KENNEY v. COUNTY OF NASSAU

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Supreme Court, Appellate Division, Second Department, New York.

Christine KENNEY, plaintiff-appellant, v. COUNTY OF NASSAU, respondent, Natalie A. Nelson, also known as Natalie A. Thomas, defendant-appellant.

Decided: March 13, 2012

THOMAS A. DICKERSON, J.P., ARIEL E. BELEN, LEONARD B. AUSTIN and ROBERT J. MILLER, JJ. Mitchell Dranow, Sea Cliff, N.Y., for plaintiff-appellant. Russo, Apoznanski & Tambasco, Westbury, N.Y. (Susan J. Mitola of counsel), for defendant-appellant. John Ciampoli, County Attorney, Mineola, N.Y. (Joseph A. Kellermann of counsel), for respondent.

In an action to recover damages for personal injuries, the plaintiff appeals, as limited by her brief, from so much of an order of the Supreme Court, Nassau County (Woodard, J.), dated August 11, 2010, as granted that branch of the motion of the defendant County of Nassau which was for summary judgment dismissing the complaint insofar as asserted against it, and the defendant Natalie A. Nelson, also known as Natalie A. Thomas, separately appeals, as limited by her brief, from so much of the same order as denied that branch of her separate motion which was for summary judgment dismissing the complaint insofar as asserted against her.

ORDERED that the order is affirmed insofar as appealed from by the plaintiff;  and it is further,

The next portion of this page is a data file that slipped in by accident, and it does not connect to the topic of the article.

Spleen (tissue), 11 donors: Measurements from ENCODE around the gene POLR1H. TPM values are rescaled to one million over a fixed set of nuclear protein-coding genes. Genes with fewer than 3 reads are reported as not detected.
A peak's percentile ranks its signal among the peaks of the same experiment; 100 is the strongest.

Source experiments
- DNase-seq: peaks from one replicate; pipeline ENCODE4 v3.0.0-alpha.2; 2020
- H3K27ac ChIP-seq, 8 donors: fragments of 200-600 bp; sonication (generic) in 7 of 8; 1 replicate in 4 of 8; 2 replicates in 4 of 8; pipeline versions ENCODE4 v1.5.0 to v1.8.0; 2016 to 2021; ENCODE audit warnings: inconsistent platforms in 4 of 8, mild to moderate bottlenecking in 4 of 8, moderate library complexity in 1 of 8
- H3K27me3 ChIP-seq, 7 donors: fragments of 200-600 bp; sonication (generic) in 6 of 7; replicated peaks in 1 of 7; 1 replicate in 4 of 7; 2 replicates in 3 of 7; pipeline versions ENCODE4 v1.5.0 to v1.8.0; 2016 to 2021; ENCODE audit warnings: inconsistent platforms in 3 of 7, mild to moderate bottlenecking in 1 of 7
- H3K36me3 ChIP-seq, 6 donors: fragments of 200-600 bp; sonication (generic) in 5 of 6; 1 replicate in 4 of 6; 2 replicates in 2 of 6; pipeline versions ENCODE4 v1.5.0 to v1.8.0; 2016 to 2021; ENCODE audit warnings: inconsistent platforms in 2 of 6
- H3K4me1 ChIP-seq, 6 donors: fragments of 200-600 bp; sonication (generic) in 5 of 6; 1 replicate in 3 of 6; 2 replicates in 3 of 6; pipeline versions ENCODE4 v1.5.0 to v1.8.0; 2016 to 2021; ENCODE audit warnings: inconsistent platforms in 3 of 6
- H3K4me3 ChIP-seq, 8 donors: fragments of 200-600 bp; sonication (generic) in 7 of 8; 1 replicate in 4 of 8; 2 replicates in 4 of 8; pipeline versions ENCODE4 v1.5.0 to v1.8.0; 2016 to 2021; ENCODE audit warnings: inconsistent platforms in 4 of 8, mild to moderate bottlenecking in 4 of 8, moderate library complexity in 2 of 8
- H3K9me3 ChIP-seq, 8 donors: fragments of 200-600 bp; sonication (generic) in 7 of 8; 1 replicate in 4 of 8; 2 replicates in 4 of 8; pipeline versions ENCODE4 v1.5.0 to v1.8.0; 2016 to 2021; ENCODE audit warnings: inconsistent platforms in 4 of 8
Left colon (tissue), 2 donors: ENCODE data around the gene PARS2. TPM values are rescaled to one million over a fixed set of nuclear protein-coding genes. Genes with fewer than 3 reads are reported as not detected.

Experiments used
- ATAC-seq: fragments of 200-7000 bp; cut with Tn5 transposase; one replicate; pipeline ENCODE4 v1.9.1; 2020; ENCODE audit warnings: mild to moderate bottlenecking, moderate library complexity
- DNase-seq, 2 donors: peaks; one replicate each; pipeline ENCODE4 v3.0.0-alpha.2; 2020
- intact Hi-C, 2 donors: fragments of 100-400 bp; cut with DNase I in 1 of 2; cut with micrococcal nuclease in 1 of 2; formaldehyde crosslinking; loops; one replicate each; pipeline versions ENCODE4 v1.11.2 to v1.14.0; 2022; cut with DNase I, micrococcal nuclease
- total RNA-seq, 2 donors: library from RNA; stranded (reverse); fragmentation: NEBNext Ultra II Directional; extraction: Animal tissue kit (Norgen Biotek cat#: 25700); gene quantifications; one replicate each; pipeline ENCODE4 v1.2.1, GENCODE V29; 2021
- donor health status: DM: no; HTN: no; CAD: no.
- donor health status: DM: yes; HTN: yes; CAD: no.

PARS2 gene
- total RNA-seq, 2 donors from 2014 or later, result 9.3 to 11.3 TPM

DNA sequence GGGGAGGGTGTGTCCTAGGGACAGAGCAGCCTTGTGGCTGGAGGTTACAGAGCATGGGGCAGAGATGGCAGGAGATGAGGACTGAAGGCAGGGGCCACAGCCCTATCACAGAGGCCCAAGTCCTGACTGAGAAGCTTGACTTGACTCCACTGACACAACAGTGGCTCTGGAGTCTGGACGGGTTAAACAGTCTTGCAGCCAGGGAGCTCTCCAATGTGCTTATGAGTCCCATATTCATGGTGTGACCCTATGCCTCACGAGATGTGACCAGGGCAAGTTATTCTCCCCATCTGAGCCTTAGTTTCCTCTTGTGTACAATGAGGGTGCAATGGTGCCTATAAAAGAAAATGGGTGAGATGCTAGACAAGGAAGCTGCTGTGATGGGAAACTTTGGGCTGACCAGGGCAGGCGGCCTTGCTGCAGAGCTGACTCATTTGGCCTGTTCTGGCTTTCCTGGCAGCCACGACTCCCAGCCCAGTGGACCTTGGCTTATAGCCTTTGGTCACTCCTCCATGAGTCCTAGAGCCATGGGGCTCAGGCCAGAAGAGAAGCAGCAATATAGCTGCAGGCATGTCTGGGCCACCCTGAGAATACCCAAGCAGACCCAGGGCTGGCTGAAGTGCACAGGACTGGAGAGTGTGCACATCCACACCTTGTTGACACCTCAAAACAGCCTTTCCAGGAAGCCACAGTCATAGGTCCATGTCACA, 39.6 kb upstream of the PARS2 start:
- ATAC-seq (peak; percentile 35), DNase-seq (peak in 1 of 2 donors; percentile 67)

ORDERED that the order is reversed insofar as appealed from by the defendant Natalie A. Nelson, also known as Natalie A. Thomas, and the motion of that defendant for summary judgment dismissing the complaint insofar as asserted against her is granted;  and it is further,

ORDERED that one bill of costs is awarded to the defendants, payable by the plaintiff.

The plaintiff was riding a bicycle on Piping Rock Road in the County of Nassau when a groove located between the shoulder and the roadway allegedly caused her to lose control of her bicycle and move in a direction perpendicular to the flow of traffic.   The defendant Natalie A. Nelson, also known as Natalie A. Thomas, was driving behind the plaintiff, and upon seeing the plaintiff coming towards her, swerved to avoid hitting her.   Nelson's efforts were unsuccessful, her car struck the plaintiff, and the plaintiff allegedly sustained injuries.   The plaintiff thereafter commenced this action against both Nelson and the County.   The Supreme Court granted that branch of the County's motion which was for summary judgment dismissing the complaint insofar as asserted against it, but denied that branch of Nelson's separate motion which was for summary judgment dismissing the complaint insofar as asserted against her.   The plaintiff and Nelson separately appeal.